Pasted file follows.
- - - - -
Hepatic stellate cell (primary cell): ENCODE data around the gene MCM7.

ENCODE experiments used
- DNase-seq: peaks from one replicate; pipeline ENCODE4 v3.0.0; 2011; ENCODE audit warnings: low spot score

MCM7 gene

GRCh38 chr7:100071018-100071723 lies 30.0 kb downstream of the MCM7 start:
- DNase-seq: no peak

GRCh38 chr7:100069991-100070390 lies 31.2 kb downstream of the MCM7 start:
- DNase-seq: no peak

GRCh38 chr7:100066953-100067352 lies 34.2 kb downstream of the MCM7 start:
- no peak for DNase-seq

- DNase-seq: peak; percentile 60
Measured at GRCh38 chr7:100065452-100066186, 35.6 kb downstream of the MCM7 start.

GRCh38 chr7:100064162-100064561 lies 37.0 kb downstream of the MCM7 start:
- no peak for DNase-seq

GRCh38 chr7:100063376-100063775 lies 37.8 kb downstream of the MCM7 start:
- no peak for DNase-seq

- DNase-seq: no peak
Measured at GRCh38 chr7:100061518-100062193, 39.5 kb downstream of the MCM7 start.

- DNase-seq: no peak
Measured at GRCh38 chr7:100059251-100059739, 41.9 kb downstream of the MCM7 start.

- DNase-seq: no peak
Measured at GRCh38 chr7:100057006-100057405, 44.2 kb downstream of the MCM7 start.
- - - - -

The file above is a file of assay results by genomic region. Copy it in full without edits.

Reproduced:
Hepatic stellate cell (primary cell): ENCODE data around the gene MCM7.

ENCODE experiments used
- DNase-seq: peaks from one replicate; pipeline ENCODE4 v3.0.0; 2011; ENCODE audit warnings: low spot score

MCM7 gene

GRCh38 chr7:100071018-100071723 lies 30.0 kb downstream of the MCM7 start:
- DNase-seq: no peak

GRCh38 chr7:100069991-100070390 lies 31.2 kb downstream of the MCM7 start:
- DNase-seq: no peak

GRCh38 chr7:100066953-100067352 lies 34.2 kb downstream of the MCM7 start:
- no peak for DNase-seq

- DNase-seq: peak; percentile 60
Measured at GRCh38 chr7:100065452-100066186, 35.6 kb downstream of the MCM7 start.

GRCh38 chr7:100064162-100064561 lies 37.0 kb downstream of the MCM7 start:
- no peak for DNase-seq

GRCh38 chr7:100063376-100063775 lies 37.8 kb downstream of the MCM7 start:
- no peak for DNase-seq

- DNase-seq: no peak
Measured at GRCh38 chr7:100061518-100062193, 39.5 kb downstream of the MCM7 start.

- DNase-seq: no peak
Measured at GRCh38 chr7:100059251-100059739, 41.9 kb downstream of the MCM7 start.

- DNase-seq: no peak
Measured at GRCh38 chr7:100057006-100057405, 44.2 kb downstream of the MCM7 start.